A dramatic plaza with a semicircle of presidential statues and a moatlike ramp would protect the east side of the White House against would-be terrorists under a plan proposed by architect Arthur Cotton Moore.

Moore offered the design in April as part of a long-range master plan for renovation of the Treasury Department -- a plan commissioned by former secretary of the Treasury Donald Regan. But no action has been taken on the proposal, and Treasury officials under new Secretary James Baker apparently have no plans to take any in the near future.

Moore had expected to make a formal presentation of the plan -- for which he was paid $60,000 -- to Treasury officials, but said yesterday he was never asked to do so.

Paul Cooksey, deputy assistant secretary for administration, said yesterday implementation of the plaza plan would be "imprudent" in these budget cutting days. "Right now, we're just working to preserve the architectural qualities we have," Cooksey said, "and maintain the building so it won't fall down."

The 50,000-square-foot Presidential Plaza would form a ceremonial end to Pennsylvania Avenue on its highly visible route westward from the Capitol. Architects have long worried that L'Enfant's grand avenue, which he designed to end with the White House, runs smack into the Treasury Building at 15th Street instead. Andrew Jackson ordered the Treasury put where it is, according to legend, so that Congress couldn't keep an eye on the White House.

The plaza would encompass the south grassy lawns and rose gardens of the Treasury, Alexander Hamilton Place (a small street now closed off on the west by barriers and used for parking) and the south section of East Executive Avenue.

Moore said his idea aimed primarily "to propose an esthetic substitute for the 'New Jersey bunkers' " -- concrete barriers installed in a ring around the White House, in response to recent concern about terrorists. Security officials especially worry about trucks carrying bombs being able to get a running start and thus enough momentum to crash though White House grounds.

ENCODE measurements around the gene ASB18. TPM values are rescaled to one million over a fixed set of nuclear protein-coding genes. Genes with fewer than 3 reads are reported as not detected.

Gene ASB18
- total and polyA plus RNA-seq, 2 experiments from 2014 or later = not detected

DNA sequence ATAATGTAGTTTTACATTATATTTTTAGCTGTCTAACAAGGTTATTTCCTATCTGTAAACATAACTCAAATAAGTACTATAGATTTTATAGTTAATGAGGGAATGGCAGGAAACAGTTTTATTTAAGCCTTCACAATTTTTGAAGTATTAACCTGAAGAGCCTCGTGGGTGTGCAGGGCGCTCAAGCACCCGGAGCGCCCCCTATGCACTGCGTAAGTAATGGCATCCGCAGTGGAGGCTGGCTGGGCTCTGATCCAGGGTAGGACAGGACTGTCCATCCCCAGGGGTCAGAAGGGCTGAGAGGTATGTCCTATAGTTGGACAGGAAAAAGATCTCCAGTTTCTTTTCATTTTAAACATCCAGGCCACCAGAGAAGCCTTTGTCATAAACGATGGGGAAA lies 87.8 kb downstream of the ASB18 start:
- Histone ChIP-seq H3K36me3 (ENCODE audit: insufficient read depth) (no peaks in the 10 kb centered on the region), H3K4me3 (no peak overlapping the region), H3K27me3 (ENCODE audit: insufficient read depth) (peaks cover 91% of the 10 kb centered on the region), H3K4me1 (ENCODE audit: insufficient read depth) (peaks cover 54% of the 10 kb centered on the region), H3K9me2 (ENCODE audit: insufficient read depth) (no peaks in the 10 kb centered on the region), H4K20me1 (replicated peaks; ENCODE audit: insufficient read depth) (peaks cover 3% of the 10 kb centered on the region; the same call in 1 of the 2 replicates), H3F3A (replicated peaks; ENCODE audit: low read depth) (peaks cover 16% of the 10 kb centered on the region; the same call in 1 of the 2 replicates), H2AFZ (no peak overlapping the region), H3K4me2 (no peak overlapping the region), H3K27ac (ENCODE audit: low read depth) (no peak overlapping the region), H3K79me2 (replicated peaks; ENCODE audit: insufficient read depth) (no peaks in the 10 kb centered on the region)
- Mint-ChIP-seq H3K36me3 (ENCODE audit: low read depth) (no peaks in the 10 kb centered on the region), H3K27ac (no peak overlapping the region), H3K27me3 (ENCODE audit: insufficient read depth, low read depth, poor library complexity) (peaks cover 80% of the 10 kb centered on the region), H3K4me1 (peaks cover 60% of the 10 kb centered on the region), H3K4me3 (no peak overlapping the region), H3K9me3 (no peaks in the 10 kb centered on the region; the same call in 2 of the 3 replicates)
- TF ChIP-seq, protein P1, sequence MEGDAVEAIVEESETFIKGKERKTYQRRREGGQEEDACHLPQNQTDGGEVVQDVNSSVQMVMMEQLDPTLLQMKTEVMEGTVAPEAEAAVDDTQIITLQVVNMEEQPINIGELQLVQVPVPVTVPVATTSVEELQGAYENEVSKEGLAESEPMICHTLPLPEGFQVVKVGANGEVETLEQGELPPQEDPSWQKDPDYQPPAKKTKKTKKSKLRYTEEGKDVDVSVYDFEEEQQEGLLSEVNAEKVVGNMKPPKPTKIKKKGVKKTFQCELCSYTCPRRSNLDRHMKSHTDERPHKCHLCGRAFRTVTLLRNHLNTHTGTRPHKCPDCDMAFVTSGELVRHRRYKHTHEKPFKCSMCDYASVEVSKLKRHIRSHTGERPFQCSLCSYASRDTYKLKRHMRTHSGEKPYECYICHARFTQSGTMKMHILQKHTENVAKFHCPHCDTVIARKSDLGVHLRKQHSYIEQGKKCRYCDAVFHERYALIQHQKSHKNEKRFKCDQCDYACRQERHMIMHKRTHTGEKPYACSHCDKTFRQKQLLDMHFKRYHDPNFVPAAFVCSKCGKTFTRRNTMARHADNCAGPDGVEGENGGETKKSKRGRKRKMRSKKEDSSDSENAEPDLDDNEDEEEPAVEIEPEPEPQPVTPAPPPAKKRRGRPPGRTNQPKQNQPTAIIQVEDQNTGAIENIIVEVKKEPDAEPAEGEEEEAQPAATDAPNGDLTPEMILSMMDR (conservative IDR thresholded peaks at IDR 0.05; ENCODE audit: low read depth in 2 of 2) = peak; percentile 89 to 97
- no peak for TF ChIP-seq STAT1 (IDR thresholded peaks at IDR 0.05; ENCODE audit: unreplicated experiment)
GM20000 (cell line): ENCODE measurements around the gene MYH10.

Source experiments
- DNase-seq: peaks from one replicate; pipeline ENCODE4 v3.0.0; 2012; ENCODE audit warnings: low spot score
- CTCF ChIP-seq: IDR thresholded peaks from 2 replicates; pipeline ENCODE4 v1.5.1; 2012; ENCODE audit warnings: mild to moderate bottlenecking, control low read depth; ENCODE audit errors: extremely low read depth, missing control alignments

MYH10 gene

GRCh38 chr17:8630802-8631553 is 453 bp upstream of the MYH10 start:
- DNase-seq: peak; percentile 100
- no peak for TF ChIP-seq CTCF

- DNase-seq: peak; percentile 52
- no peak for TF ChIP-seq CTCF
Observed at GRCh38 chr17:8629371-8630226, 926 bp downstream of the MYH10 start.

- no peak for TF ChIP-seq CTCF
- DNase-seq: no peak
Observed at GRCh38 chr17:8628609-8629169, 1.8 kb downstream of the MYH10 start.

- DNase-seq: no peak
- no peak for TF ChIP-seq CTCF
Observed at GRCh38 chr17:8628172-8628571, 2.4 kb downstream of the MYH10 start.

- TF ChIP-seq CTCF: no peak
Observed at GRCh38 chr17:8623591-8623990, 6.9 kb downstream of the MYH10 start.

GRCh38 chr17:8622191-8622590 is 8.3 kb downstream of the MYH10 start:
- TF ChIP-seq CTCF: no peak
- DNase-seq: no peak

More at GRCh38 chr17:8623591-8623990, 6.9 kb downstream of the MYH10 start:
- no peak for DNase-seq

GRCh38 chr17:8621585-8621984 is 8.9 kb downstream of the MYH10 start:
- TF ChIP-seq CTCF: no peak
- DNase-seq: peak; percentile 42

His plan, Moore said, also aims at getting White House tourists off the street and out of the rain. A small, partly underground 20,000-squarefoot museum would serve as a holding area and interpretive center for White House tourist tours. Moore suggested that metal detectors and other screening devices could be installed in the area. Permit parking for 750 cars would go under the plaza, to be entered by the East Executive Avenue ramp.

Because of the lay of the land, the west side of the museum would be completely underground. Its east wall would be 10 feet high, pierced by a wide gate, set between two pylons, serving as guardhouses, to protect the east entrance of Alexander Hamilton Place.

The semicircle of granite statues of presidents would be the second line of defense. Moore says several half circles would fit, enough to accommodate presidents "into several millennia." Beyond the statues, the ramp leading to the underground parking would serve, Moore said, "as a moat."

Moore's gate design is enlarged from the 1836 design by Robert Mills, the original architect of the Treasury. The statuary circle is reminiscent of another proposal by Mills in his 1848 award-winning competition for the Washington Monument -- a circular Greek peristyle temple around the base of the obelisk. The temple fell victim to cost constraints and was never built.

Moore, a sixth-generation Washingtonian, is architect of such Washington landmarks as the remodeled Old Post Office Building just down Pennsylvania Avenue and the controversial Washington Harbour project on the Georgetown waterfront. He said he would still like the plaza plan to be considered seriously, but thought it a bad omen that 30 of the plan's 191 pages were reported to have been lost in the Treasury's copier room.